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A Comparison of Unsedated Colonoscopy and Flexible Sigmoidoscopy in the Family Medicine Setting

A Comparison of Unsedated Colonoscopy and Flexible Sigmoidoscopy in the Family Medicine Setting

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Published by L.A. Net
Colonoscopy visualizes more of the colon than flexible sigmoidoscopy. This study compares the outcomes of an unsedated modified colon endoscopy (MCE) with flexible sigmoidoscopy (FS) in family medicine practice.
Colonoscopy visualizes more of the colon than flexible sigmoidoscopy. This study compares the outcomes of an unsedated modified colon endoscopy (MCE) with flexible sigmoidoscopy (FS) in family medicine practice.

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Published by: L.A. Net on Mar 17, 2011
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A Comparison of Unsedated Colonoscopy and Flexible Sigmoidoscopy in the Family Medicine Setting: An LA Net Study 
Lyndee Knox, PhD, Ricardo G. Hahn, MD, and Christianne Lane, MS 
Background:
Colonoscopy visualizes more of the colon than flexible sigmoidoscopy. This study com-pares the outcomes of an unsedated modified colon endoscopy (MCE) with flexible sigmoidoscopy (FS)in family medicine practice.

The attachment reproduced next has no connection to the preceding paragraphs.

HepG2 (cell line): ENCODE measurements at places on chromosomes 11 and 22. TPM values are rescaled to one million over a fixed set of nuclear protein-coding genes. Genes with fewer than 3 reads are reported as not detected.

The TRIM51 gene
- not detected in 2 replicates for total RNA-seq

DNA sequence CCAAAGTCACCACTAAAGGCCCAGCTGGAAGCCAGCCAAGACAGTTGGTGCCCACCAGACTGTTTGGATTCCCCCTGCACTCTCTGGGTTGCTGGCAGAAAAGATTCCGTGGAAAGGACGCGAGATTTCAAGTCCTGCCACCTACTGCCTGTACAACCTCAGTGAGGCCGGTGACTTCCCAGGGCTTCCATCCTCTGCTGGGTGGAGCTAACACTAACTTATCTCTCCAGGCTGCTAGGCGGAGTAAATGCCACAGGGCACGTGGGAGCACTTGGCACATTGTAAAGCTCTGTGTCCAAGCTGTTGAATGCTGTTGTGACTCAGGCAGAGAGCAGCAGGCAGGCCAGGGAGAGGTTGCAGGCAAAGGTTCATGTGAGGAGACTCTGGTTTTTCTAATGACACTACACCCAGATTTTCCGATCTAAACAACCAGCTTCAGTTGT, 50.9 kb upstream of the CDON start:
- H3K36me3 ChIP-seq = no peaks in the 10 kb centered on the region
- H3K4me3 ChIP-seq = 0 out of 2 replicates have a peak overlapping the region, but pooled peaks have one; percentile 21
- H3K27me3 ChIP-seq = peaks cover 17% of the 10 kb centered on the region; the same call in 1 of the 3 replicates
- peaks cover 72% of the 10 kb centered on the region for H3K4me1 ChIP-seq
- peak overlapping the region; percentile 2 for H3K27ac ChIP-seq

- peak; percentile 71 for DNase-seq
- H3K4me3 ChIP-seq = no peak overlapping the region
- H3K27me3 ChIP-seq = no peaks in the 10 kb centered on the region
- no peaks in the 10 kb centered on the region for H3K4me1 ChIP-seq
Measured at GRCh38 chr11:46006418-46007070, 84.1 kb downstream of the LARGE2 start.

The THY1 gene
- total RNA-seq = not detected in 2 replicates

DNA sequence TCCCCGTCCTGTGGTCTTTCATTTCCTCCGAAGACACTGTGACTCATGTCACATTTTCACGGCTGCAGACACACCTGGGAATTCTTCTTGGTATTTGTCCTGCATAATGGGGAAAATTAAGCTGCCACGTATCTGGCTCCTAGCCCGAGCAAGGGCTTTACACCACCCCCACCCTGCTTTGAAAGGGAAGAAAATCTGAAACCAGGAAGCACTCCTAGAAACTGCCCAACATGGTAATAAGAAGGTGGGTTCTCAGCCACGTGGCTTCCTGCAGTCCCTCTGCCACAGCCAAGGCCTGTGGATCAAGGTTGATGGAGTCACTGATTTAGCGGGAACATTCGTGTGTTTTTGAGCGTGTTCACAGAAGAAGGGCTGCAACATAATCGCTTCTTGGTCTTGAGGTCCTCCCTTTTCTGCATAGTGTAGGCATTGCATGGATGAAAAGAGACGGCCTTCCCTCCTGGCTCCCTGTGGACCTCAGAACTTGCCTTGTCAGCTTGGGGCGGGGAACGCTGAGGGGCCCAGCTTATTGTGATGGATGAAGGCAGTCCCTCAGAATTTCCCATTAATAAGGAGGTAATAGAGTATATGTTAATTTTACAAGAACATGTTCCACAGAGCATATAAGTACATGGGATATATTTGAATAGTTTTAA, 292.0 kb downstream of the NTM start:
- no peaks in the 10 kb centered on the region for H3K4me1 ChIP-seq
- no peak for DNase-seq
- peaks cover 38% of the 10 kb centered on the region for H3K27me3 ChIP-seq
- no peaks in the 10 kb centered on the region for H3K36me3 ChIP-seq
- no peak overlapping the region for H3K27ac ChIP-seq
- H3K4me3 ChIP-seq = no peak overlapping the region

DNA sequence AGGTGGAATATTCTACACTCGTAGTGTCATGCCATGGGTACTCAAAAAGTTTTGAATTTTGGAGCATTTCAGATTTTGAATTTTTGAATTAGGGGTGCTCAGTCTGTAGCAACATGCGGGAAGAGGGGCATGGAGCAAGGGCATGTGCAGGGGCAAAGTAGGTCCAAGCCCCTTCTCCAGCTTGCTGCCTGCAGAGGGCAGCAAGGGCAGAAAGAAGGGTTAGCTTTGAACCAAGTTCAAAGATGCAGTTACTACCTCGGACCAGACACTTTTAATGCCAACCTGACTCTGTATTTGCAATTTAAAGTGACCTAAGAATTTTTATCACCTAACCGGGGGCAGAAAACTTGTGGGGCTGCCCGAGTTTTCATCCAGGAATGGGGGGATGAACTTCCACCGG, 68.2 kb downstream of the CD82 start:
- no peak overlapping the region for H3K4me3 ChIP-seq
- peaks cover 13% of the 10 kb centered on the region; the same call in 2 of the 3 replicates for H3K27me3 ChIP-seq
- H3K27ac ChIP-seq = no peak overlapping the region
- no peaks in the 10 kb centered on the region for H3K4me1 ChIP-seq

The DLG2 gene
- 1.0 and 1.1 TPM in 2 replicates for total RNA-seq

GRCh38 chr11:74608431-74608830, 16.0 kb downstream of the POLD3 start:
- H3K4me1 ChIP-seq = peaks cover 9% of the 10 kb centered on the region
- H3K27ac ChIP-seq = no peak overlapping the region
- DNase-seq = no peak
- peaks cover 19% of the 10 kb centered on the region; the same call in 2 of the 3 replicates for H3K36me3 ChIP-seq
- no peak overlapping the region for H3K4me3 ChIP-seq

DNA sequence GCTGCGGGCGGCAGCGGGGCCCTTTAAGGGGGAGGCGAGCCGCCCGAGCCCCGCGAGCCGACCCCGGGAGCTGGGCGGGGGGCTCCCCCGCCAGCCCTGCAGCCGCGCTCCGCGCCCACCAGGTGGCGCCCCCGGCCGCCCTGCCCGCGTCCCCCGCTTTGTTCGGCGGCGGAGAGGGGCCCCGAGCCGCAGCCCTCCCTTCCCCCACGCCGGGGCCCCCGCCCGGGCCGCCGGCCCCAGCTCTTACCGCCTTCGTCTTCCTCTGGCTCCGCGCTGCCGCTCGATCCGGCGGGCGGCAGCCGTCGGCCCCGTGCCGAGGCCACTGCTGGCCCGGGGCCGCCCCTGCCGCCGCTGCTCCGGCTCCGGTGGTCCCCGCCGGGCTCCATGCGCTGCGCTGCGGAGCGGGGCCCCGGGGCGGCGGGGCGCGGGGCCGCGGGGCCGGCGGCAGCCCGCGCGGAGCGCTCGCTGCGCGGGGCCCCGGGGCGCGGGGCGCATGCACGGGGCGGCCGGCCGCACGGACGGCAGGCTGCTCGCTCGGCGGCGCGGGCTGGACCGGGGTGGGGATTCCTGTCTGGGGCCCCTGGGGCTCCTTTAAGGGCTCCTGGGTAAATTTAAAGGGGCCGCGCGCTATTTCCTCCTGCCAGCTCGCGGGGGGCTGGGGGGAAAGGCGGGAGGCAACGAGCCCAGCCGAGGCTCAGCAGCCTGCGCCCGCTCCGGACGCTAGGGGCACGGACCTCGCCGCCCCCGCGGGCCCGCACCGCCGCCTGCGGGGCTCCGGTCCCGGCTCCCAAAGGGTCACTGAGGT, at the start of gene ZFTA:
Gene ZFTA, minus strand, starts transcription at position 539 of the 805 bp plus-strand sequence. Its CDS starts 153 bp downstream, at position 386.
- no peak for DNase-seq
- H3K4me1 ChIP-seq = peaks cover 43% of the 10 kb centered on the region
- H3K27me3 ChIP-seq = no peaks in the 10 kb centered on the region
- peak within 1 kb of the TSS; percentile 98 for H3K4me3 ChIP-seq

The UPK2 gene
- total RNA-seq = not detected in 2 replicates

Methods:
We conducted a retrospective chart review of existing clinical data to compare outcomes for48 patients undergoing MCE and 35 patients undergoing FS at 3 family medicine practices in Los Ange-les. Outcomes of interest included completion rates, number of complications, depth reached, anatomicsite visualized, and information about the number and nature of clinical findings.
Results:
No significant differences were found between MCE and FS regarding completion rates(83.3% vs 75%, respectively). Expected statistically significant differences were found between the 2procedures in the anatomic site visualized (
<
.01) and depth reached (
<
.01). Clinical pathologieswere identified in 58% of MCE patients and 37% of FS patients. Four adenocarcinomas were identified inthe MCE group in the proximal region of the colon that could not have been detected by FS.
Conclusions:
Findings from this study suggest that MCE can be an acceptable alternative to FS in of-fice settings for colorectal cancer screening. (J Am Board Fam Med 2007;20:444450.)